Wednesday, September 04, 2013

A Woman Recites Qur'an to Open a Session at ISNA for the First Time

I was recently sent an inquiry by a pious student of knowledge regarding a buzz on the internet hailing the first time a sister had been given the opportunity to recite the Qur'an at an ISNA Convention, this year. I figure that many others have the same question, so I have reproduced the question and answer below I added a few comments to this post that were not included in my letter to the young brother:

RE: Question about listening to a non-mahram's voice

Salaam Shaykh Hamzah,

I hope you are doing well, it was nice to see you this past weekend.

In light of the recent event of the sister reciting Qur'an at ISNA, there's been a lot of discussion going around relating to the permissibility of this. I was wondering if you could explain the Maliki position on this topic? And also if you knew the position that allows for its permissibility? I've had a hard time finding much information online, other than people saying its haram lol.

Jazak Allah Khair!

From: Hamzah Wald Maqbul

RE: Question...

Wa'alaykumussalam wa Rahmatullahi wa Barakatuhu
The voice of a woman is haram for a man to listen to if it will be a cause for fitnah for him, except in specific circumstances based on dire need.
Likewise, if a woman knows that her speaking to someone or in front of someone will cause a fitnah she is prohibited from doing so, except in specific circumstances based on similar need.

[Such a fitnah is taken for granted from a young attractive woman.]

The opening recitation of Qur'an for an ISNA session is not such a need, and given that the young lady in question (whom I have met in the past) is almost surely to have caused some impropriety by having recited in front of a mixed gathering, I am not terribly excited about what happened. Often times Muslims in the west behave like they have something to prove to others, and they thereby misplace their priorities and values. I don't believe by her having recited, that the honor of Muslim women increased, and if we feel that by putting women in positions traditionally discharged by men is somehow progress, then we ourselves are admitting two things: one is that women will not be honored until they are encouraged to behave like men, and two, that centuries of intervening Muslims society and scholarship have been mired in a patriarchy that has barred them from being fair to women, until ISNA's enlightened conference organizers elevated them to that status that our `ulama were hitherto unable to accord them.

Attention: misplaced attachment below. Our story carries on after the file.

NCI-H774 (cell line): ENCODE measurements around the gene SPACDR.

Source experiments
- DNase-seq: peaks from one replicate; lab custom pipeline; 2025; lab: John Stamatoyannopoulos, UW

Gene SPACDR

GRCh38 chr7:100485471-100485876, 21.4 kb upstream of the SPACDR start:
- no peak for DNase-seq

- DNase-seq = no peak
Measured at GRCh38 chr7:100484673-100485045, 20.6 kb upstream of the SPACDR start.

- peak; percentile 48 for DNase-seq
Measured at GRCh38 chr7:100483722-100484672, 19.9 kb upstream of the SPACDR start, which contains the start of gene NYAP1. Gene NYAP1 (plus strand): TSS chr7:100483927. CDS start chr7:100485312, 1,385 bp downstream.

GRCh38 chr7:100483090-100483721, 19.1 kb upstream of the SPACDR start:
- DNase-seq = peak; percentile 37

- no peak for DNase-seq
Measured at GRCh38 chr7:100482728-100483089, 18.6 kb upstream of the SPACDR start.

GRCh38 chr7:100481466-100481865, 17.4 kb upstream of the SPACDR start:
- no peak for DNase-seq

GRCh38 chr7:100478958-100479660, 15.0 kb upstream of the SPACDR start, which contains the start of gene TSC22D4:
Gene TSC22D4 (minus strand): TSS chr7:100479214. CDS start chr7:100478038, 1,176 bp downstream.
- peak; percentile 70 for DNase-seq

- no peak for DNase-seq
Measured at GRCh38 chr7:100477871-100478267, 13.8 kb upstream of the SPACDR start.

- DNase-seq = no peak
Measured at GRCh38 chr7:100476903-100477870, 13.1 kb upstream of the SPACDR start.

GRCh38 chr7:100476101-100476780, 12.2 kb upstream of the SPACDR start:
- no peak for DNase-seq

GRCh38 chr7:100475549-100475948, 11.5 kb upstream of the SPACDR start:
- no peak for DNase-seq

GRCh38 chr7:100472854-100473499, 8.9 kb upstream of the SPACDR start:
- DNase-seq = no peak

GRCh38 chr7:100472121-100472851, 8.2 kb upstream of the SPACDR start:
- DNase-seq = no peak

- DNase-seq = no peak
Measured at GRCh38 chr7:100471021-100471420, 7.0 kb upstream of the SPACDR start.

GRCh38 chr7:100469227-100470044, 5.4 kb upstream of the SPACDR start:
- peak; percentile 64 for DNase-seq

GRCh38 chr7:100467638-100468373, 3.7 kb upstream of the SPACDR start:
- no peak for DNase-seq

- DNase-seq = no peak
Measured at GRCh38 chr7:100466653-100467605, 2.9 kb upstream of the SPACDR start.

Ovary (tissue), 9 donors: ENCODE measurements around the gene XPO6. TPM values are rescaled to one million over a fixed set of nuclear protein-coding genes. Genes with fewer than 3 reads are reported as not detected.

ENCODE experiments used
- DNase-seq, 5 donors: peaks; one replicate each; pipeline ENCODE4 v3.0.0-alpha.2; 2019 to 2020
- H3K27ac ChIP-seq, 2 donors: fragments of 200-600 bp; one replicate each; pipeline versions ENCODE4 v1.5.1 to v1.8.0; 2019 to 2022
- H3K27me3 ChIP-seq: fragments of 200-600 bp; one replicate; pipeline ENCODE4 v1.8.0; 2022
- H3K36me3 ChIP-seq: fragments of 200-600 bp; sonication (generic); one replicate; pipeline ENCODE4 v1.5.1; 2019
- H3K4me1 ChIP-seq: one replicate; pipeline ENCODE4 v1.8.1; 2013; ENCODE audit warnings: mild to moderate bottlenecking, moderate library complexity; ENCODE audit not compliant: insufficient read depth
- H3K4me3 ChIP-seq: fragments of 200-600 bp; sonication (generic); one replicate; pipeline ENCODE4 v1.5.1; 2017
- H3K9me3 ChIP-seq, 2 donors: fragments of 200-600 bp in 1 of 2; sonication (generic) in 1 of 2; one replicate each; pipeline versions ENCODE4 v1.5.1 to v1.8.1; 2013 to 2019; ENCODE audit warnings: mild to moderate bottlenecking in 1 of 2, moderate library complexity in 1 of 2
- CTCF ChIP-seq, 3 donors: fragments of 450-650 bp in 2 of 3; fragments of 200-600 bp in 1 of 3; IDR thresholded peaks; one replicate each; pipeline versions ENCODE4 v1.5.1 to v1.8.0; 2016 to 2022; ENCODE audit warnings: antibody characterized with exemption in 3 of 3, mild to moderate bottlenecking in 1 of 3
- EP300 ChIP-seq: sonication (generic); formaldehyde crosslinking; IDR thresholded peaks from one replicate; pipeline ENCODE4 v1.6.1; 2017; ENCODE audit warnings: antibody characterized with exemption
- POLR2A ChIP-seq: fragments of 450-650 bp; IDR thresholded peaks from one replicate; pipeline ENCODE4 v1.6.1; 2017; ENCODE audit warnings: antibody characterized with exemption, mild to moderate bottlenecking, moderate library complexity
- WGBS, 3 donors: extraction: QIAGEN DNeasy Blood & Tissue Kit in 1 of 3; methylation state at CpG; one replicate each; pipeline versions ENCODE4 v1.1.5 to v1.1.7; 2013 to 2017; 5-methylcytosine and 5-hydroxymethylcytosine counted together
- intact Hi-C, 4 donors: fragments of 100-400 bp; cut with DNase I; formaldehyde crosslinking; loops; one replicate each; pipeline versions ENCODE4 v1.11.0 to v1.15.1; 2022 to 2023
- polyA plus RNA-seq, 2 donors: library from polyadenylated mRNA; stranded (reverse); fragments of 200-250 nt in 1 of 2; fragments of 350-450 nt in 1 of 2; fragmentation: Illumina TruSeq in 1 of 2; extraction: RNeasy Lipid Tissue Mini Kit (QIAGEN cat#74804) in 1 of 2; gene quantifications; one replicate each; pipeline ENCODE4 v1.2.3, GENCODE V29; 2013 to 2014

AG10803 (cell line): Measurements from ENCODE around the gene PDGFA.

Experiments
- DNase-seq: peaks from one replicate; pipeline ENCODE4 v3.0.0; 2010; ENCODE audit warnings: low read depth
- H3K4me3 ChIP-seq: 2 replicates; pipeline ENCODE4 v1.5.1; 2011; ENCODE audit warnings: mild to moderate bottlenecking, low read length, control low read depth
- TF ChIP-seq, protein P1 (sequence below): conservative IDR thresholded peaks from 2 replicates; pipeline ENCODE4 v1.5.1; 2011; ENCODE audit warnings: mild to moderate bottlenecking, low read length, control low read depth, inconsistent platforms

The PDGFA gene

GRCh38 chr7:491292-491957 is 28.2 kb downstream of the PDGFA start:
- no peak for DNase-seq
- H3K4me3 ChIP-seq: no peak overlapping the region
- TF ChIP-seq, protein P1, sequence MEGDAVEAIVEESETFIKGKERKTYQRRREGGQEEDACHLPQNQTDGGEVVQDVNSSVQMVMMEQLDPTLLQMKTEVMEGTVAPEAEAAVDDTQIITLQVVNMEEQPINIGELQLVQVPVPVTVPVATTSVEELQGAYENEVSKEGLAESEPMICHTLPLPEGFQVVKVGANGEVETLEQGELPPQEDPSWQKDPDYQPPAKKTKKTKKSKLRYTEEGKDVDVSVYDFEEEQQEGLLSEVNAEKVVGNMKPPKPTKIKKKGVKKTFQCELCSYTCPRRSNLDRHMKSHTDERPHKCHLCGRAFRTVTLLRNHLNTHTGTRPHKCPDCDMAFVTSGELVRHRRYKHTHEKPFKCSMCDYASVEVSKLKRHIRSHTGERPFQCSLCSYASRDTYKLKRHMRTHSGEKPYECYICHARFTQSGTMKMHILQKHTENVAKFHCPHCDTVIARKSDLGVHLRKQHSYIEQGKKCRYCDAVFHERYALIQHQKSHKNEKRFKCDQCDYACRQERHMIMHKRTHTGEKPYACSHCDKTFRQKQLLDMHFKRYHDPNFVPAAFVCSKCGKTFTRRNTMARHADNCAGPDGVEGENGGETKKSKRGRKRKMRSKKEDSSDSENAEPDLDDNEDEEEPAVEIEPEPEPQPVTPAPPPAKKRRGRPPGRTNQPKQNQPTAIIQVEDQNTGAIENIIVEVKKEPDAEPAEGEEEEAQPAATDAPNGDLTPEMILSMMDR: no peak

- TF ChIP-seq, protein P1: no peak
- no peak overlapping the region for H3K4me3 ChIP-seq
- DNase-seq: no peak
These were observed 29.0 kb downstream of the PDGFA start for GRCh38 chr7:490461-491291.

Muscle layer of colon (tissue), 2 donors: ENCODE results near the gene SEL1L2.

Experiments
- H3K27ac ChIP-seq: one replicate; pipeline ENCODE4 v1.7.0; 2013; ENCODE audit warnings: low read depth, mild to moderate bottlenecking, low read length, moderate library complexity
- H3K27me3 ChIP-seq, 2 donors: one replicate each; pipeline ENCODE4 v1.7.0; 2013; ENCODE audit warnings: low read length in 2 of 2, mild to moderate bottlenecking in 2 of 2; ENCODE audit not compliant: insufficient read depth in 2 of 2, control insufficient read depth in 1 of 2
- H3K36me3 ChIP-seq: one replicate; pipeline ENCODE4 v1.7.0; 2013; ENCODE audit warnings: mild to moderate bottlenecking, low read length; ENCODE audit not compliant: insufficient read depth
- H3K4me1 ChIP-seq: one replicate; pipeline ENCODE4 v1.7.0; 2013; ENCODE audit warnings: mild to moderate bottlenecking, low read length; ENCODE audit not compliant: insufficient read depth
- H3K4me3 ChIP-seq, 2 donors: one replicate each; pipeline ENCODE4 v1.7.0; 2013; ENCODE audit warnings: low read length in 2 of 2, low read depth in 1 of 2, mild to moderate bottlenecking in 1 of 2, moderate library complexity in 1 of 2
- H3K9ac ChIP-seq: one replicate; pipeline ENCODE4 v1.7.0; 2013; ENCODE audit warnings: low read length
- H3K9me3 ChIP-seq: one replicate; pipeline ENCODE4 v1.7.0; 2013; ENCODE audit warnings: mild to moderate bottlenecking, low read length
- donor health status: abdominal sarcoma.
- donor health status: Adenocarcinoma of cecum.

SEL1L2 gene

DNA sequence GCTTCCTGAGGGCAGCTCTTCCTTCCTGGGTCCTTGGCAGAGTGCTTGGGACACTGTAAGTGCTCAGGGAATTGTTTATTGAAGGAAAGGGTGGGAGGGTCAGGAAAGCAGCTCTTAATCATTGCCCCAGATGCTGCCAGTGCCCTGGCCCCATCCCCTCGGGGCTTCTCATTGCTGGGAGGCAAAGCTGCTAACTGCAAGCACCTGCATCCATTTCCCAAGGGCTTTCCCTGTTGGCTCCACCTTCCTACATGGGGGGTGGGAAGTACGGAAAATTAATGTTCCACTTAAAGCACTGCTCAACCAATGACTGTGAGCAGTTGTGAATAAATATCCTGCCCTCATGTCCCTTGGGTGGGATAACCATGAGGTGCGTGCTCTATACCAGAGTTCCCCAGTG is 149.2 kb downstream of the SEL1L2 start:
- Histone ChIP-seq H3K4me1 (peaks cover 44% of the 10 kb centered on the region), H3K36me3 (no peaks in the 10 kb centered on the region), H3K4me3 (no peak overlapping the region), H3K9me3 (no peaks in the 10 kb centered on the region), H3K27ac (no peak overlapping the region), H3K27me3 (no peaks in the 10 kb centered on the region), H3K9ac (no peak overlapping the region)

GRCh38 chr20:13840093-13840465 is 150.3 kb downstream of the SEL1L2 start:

As for those who would argue that only the most extreme pervert would be put into fitnah by a Qur'anic recitation, I propose that only one who lacks basic fitrah would not be at least charmed by an attractive young lady reciting something as beautiful as the Qur'an. I did not listen to the recording, but assume she recites well. [The fact that a beautiful voice is reciting the Qur'an does not negate the possibility of fitnah, rather it compounds the sin therein, as it causes something that is sacred to be violated rather than something mundane like normal speech.]

Anyone who sat in our tasawwuf class, or classes like it from the past 14 centuries knows that the pathways to the enlightening or destruction of the heart cross through the eyes and ears. To fail to vigilantly guard over those gateways to the heart is to slacken in defending one's deen and will ensure that one is robbed of the maqam of ihsan
I'm not saying that this sister is evil or that whoever listened is surely going to hell. [In fact, I have much respect for her efforts to serve Islam, as do I for the good intentions held by those who wished to benefit from listening to the speeches of various community leaders at the conference.]
I'm just saying that all of the `ulama' I've ever studied with would be mortified by the prospect of young women reciting in a mixed gathering, and that fear is not based on bigoted patriarchy, but on the firm principles established by the sunnah. [Din is nasihah or sincere advice. If we didn't care or have some hope for good, we wouldn't have wasted our breath.]
The fact that this event is being touted as an achievement of something betrays an attitude that until we behave like them, we are backwards, otherwise I am sure that many other people recited Qur'an at other venues this weekend, and if all things were equal, those recitations would be received with acclaim. I am happy with the way of the old mashayikh of dar al-Islam and never felt that they were in need of the philosophies of modernity or western feminism in order to rectify their attitudes which are based on an usuli understanding of the sunnah.
... and Allah knows best.